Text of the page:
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GALLERY



 
Hermaea
sp. #1
 
Hermaea sp. #1
Maximum size:  7 mm.

Identification:  This is a nearly transparent animal flecked with cream and light brown. Olive-brown branches of the digestive gland show through the cerata. There is usually a red-brown patch behind the eye spots on the left side of the head and the rhinophores have tapered tips.

Natural history:  Hermaea sp. #1 is a moderately common species found at protected to moderately exposed rocky sites and in Halimeda kanaloana beds at depths of < 1 to 11 m (< 3 to 36 ft). It is most numerous in protected, back-reef habitats where it can be found, often in large numbers, in patches of a small, plumose red alga (Wrangelia dumontii). (Note 1) We've observed it feeding on that alga in dishes. It shows a diurnal activity pattern when held and lays a white, arc-shaped egg mass (usually on its host alga). The eggs hatch in about three days in the laboratory.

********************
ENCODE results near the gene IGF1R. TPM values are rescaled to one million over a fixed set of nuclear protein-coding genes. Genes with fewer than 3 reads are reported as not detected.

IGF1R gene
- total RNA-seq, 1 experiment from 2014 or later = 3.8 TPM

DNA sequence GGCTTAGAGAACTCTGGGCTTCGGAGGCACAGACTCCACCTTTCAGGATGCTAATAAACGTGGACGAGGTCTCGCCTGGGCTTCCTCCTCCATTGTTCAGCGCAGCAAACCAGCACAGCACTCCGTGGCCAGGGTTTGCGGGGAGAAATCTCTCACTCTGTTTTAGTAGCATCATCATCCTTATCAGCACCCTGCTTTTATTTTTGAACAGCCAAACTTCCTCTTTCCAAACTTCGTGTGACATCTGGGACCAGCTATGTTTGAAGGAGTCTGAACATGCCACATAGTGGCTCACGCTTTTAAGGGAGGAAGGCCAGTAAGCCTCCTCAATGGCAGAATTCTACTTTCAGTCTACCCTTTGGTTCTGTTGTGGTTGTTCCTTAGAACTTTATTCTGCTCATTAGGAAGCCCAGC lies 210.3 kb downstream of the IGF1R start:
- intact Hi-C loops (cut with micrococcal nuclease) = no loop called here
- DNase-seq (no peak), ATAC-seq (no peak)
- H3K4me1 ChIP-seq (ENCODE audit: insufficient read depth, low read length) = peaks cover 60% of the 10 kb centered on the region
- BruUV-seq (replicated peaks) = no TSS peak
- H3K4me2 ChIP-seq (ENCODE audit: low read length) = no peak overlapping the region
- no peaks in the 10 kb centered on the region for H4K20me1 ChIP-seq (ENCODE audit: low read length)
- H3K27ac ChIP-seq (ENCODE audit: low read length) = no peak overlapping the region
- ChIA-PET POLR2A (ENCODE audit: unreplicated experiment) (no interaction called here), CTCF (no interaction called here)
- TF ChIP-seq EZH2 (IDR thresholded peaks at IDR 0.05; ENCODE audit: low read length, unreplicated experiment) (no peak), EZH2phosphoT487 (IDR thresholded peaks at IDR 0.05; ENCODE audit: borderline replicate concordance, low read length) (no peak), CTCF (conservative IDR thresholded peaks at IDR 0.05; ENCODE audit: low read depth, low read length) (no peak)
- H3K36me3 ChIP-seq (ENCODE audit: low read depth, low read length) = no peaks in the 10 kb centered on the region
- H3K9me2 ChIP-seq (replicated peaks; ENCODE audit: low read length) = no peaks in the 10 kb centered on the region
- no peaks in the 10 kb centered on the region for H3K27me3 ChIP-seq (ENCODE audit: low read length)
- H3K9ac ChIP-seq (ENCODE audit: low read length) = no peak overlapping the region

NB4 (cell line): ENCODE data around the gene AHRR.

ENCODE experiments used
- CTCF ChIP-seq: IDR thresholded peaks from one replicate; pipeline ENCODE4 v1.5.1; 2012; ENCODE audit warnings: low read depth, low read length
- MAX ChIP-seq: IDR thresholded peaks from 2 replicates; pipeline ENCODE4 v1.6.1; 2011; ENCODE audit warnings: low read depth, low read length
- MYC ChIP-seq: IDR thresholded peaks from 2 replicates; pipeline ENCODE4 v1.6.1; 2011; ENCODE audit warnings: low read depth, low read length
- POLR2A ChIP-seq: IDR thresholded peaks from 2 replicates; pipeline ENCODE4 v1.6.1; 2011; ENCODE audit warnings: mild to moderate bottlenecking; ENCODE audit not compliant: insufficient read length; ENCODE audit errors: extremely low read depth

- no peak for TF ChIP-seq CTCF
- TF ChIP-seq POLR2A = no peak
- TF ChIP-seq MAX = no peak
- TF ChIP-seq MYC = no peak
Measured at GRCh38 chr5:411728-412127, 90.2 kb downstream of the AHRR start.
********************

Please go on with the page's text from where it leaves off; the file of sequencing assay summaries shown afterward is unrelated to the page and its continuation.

Distribution:  Maui, Kauai and Midway.

Taxonomic notes:  This animal is listed as "Stiliger sp. 7" in Gosliner, et. al., 2008. It was first recorded in Hawaii from Hekili Point, Maui by CP on Aug. 3, 1991. Gosliner et. al. 2018 uses "Ercolania sp." for this animal. So, there's some chance that it (and other similar-appearing species from elsewhere) that are currently included in Hermaea might be moved to that genus.

Photo:  CP: 4 mm: Mala Wharf, Maui; Dec, 9, 2004.

Observations and comments:

Note 1:  There's some chance this algae may be Wrangelia elegantissima, instead.
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